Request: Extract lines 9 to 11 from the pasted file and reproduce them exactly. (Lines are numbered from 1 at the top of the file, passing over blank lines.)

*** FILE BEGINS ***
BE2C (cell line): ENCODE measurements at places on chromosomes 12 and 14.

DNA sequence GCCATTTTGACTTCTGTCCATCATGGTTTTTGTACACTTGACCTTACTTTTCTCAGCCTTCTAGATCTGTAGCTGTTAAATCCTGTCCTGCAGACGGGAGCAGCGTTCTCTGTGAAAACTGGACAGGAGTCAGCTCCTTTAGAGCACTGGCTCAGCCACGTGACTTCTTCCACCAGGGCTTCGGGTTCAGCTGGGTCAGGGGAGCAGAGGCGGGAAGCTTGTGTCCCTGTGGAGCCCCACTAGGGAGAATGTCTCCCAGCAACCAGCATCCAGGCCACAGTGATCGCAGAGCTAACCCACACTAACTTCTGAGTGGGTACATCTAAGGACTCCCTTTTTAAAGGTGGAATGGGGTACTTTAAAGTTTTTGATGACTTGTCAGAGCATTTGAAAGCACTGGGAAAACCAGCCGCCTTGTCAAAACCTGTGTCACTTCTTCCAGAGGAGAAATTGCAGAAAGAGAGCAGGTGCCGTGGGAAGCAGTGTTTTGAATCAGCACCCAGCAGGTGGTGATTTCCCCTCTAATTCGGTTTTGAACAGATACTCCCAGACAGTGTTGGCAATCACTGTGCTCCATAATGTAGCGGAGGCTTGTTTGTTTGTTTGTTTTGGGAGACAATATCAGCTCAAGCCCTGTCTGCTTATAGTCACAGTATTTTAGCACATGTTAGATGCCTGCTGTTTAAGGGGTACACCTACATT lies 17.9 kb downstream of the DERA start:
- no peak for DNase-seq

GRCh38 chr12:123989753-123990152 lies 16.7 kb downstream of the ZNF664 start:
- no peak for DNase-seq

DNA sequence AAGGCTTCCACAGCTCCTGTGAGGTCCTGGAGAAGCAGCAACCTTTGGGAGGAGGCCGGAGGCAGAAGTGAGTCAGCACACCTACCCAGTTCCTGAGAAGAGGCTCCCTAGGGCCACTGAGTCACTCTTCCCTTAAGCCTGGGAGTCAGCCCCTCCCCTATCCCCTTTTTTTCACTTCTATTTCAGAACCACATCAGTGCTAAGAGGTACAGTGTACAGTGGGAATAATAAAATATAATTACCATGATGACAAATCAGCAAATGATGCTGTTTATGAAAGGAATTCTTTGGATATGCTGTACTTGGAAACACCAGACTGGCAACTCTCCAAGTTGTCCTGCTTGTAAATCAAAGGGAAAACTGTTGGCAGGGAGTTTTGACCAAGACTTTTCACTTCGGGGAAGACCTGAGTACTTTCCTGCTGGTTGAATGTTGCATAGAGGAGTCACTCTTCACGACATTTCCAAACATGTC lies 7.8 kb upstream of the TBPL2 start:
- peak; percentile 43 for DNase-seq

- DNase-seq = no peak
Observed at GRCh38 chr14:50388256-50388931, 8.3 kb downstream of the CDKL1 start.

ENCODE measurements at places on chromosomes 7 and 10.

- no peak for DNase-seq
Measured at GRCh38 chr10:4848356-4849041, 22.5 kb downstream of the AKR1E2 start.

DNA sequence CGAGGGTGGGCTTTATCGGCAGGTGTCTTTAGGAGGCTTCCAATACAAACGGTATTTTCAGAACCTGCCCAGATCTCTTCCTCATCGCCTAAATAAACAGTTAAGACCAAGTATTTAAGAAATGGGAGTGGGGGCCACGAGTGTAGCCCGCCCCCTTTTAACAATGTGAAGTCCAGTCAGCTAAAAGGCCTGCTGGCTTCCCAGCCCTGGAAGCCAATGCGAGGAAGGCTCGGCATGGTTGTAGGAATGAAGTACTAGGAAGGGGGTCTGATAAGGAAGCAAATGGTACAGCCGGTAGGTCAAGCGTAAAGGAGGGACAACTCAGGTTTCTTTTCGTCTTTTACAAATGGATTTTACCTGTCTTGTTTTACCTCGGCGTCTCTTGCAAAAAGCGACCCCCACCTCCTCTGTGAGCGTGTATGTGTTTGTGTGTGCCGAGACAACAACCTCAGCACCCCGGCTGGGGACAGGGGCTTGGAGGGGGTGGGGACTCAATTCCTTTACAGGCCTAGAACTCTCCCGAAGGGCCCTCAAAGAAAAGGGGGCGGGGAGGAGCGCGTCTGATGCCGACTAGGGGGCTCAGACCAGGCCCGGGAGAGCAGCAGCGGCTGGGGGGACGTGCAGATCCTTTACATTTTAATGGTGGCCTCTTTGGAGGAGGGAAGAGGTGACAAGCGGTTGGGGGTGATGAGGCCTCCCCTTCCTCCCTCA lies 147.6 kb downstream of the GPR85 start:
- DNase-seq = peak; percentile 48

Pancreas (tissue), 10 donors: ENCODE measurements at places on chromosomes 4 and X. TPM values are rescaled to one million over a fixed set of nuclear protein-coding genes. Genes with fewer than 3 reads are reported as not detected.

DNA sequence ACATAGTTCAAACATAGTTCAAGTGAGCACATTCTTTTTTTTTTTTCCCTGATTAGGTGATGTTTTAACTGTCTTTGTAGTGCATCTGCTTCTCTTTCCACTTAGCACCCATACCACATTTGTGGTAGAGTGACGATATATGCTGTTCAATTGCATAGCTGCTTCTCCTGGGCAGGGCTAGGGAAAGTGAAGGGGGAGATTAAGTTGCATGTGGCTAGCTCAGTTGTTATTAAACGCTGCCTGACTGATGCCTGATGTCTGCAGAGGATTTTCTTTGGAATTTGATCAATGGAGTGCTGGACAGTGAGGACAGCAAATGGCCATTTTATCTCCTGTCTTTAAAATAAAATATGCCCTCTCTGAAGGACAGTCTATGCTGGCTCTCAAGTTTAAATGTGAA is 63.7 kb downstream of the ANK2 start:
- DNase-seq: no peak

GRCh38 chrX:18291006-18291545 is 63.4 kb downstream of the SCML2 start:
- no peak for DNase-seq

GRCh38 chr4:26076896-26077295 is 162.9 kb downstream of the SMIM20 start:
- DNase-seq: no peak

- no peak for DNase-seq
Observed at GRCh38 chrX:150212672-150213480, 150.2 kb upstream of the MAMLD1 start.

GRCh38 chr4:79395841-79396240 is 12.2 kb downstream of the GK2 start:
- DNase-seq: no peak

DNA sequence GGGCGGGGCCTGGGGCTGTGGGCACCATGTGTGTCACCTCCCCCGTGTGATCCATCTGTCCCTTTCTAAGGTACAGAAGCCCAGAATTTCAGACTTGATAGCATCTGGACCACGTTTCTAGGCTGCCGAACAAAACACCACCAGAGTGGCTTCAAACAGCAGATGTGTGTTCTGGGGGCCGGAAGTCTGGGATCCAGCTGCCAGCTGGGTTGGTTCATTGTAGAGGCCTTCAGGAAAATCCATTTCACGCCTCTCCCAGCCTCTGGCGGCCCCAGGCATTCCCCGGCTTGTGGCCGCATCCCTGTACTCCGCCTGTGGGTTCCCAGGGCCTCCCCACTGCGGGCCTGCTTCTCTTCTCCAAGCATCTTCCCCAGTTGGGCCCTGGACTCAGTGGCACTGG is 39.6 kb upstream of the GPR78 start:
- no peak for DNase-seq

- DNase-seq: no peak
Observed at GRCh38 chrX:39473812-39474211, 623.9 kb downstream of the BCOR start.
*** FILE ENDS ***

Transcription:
Observed at GRCh38 chr14:50388256-50388931, 8.3 kb downstream of the CDKL1 start.

ENCODE measurements at places on chromosomes 7 and 10.

- no peak for DNase-seq